Testing dynamic consistency and consequentialism under ambiguity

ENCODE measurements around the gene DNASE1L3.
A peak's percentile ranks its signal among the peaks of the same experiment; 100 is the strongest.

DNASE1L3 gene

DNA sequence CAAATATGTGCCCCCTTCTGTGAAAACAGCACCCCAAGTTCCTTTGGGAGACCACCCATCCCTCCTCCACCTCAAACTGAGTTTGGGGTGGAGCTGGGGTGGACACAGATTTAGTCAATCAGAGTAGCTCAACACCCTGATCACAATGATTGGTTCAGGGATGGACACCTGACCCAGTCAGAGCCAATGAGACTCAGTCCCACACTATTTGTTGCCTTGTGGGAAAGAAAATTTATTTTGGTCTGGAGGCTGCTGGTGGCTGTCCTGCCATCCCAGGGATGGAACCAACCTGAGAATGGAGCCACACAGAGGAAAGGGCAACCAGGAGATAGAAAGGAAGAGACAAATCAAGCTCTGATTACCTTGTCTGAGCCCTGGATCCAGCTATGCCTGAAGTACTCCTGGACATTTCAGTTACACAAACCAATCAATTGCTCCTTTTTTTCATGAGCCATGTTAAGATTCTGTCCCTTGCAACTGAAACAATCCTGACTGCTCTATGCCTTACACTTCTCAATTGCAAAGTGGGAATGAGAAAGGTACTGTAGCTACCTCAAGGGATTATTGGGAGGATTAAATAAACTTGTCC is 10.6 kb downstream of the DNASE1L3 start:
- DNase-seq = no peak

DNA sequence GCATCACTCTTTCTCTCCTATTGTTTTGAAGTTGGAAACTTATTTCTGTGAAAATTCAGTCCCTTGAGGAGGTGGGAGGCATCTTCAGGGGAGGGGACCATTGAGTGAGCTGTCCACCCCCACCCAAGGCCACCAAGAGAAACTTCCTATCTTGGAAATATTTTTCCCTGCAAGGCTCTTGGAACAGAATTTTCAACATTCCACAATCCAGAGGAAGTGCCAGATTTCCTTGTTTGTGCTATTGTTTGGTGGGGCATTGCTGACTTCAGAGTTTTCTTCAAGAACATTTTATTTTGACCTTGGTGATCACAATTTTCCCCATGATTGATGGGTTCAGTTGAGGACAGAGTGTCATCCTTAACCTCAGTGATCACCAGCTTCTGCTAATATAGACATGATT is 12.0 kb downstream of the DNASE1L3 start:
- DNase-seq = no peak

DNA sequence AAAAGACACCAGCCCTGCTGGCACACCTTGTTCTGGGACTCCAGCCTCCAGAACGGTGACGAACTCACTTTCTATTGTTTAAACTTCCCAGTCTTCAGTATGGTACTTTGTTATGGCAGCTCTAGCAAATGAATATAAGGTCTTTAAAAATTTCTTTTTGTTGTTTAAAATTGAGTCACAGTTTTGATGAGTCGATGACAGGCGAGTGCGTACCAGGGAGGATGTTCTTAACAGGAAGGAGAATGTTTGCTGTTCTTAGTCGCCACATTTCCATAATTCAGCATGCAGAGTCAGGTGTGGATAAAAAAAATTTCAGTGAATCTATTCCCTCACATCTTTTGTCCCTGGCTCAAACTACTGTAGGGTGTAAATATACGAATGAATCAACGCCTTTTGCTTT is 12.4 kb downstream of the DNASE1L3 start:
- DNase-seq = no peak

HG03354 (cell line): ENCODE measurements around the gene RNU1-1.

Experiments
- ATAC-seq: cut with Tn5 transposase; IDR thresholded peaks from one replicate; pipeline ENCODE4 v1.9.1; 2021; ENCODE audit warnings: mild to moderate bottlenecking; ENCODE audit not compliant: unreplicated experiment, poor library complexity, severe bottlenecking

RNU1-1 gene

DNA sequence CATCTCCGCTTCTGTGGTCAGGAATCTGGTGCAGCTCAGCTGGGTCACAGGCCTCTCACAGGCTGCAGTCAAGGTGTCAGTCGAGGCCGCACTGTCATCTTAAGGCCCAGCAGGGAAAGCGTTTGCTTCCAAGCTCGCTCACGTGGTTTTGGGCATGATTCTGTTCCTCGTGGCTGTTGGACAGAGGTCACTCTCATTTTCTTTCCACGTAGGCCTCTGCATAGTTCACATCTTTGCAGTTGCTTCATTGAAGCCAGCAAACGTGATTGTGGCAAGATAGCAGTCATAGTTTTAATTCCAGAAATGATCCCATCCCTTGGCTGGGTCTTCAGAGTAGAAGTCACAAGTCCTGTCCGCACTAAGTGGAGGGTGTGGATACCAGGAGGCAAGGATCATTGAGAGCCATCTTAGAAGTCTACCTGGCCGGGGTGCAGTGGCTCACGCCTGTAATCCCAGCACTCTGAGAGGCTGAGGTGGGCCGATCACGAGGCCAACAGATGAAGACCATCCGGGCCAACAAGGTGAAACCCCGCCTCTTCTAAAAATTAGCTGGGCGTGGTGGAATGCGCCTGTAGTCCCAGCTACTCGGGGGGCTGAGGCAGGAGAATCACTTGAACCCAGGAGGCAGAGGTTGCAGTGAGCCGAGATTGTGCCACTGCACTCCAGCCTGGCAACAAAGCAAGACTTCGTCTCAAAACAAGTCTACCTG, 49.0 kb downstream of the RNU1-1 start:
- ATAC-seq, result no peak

Accounting for ambiguity aversion in dynamic decisions generally implies that either dy- namic consistency or consequentialism must be given up. To gain insight into which of these principles better describes people’s preferences, we tested them using a variation of Ellsberg’s three-color urn experiment. Subjects were asked to make a choice both before and after they received a signal. We found that most ambiguity neutral subjects satisfied both dynamic consistency and consequentialism and behaved consistent with subjective expected utility with Bayesian updating. The majority of ambiguity averse subjects satis- fied consequentialism, but violated dynamic consistency.